Joy in the Monotony, Part 1: Consider the Curse

“Find joy in the mundane.” I hear or read it often and I want to divulge, upfront, that I very much agree. I too am glad that we can find joy in the drudgery of life. But I also believe that finding it begins counterintuitively—by understanding and learning from the curse.

In the third chapter of the Bible, after Adam disregarded God with his sin, God told Adam, “cursed is the ground” (Genesis 3:17). Our strides cover this same ground—each day, we pace across what is cursed. God continues, speaking to Adam, “cursed is the ground because of you” (Gen. 3:17, emphasis added). God says that, in sin, we became suited for each other, this curse and us.

From the ground, through our feet, into our homes, through our hands, and into our work come the effects of it. It causes Ecclesiastes 2:18 to have a familiar, dull ring in our hearts: “I hated all my toil in which I toil under the sun.” Jobs can be stressful. Relationships can be endless work. Routines can become drudgery. Our efforts can seem to make little progress, and all for what? 

This is part of the curse.

Against this backdrop of understanding, God’s common grace is bold and bright, for mankind can still enjoy making friends, marrying, having children, being satisfied with a job well-done, beholding beauty, giving and receiving gifts, and more.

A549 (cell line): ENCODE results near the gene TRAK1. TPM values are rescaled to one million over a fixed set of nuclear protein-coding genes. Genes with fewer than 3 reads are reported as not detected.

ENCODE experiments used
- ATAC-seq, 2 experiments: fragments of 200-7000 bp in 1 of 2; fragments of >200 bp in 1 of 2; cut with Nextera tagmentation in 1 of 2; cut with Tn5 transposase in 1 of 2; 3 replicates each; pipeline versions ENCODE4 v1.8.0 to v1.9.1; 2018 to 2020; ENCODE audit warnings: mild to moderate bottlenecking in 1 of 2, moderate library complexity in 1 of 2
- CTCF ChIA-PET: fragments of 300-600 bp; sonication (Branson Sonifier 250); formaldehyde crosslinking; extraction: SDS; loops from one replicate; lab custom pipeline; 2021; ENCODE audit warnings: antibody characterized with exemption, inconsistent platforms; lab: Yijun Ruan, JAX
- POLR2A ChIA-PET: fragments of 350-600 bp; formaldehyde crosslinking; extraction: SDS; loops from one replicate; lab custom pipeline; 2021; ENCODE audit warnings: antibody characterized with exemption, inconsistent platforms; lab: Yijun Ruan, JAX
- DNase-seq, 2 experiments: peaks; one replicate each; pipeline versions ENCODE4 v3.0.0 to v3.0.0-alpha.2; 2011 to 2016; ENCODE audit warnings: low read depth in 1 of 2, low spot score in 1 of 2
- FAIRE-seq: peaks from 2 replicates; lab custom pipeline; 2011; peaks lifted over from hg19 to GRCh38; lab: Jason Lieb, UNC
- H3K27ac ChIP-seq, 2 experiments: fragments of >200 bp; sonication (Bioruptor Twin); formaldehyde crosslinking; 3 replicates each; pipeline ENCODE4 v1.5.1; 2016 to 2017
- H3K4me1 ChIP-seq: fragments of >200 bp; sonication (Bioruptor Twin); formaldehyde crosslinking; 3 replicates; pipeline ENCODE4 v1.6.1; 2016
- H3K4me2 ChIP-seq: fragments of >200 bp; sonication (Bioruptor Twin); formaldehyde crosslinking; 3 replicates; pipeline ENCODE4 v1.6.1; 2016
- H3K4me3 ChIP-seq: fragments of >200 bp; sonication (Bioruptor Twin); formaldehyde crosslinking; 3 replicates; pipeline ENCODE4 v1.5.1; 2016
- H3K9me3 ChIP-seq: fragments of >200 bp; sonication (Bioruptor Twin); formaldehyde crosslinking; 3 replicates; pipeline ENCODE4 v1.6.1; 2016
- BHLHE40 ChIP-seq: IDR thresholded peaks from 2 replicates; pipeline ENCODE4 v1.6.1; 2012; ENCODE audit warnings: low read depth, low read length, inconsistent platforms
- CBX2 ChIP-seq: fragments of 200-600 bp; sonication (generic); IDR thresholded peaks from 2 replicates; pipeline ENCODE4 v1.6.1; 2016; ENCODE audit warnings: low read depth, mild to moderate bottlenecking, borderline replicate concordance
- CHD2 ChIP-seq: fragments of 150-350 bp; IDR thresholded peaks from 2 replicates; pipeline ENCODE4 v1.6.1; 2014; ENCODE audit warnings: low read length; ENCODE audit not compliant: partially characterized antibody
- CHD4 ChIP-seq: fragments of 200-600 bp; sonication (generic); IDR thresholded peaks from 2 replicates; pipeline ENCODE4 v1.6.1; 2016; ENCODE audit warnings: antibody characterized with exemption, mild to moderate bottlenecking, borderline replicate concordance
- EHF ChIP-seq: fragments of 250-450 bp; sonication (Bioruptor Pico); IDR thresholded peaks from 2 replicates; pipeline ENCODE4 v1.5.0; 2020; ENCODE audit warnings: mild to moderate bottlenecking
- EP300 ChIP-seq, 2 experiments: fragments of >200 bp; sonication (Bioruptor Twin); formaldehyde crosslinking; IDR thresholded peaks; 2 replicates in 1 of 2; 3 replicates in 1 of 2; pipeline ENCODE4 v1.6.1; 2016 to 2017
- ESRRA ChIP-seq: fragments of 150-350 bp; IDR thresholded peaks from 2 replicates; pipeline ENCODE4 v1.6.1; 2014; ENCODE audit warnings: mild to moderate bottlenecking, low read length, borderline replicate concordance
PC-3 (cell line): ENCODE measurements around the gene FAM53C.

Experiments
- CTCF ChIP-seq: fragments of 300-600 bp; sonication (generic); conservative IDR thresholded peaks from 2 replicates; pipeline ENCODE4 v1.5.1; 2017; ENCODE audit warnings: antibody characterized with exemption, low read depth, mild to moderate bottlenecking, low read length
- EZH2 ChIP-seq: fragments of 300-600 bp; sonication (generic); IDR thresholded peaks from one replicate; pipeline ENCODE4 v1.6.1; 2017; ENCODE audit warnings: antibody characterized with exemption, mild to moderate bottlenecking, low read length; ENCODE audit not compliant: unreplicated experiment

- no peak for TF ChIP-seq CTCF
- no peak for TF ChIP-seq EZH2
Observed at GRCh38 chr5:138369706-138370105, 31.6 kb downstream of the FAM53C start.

“There is nothing better for a person than that he should eat and drink and find enjoyment in his toil.
This also, I saw, is from the hand of God, for apart from Him who can eat or who can have enjoyment?
For to the one who pleases Him God has given wisdom and knowledge and joy.”

Ecc. 2:24-26

The Curse Is Part of Life

However, true, lasting enjoyment comes through a further grace, the grace we have been given in Christ by His sacrifice. After all, common grace is not enough to be the people He has created us to be. As diligent as I may be at staying present in the moment, or finding joy in the small things of life and of God’s common grace, my good tries for full enjoyment are always going to be inadequate because the curse is a part of this present life.

When I form a few tears as I pack my daughter’s baby clothes into a box because she has outgrown them—and I recall while folding them up how many times I have heard that I need to enjoy my moments with her before they’re up—a looming failure threatens. I do enjoy my time with her; I make a point of this. Yet, it still doesn’t feel sufficient. And that is part of the curse I cannot overcome.

“What is crooked cannot be made straight, and what is lacking cannot be counted.”
Ecc. 1:15

Rather than necessarily telling us that we are not enjoying our moments correctly or adequately, these lacking feelings actually indicate that we already did something to make our experience become filled with a monotonous ache—original sin. Disregarding God necessarily caused us to assume this drudgery because His presence and instruction, which we disregarded, were always meant to be our drudgery-less joy. 


Use the Drudgery to Know God Better

In Part 2 of this series, we’ll see how Christ overcomes the curse, and we’ll consider what that means for our present monotony. Before we get there, let’s consider the curse itself and how it can help us to grow. We can use our experience of toil, monotony, and drudgery to be informed about our spiritual state and about how specifically to grow nearer to God in at least four ways.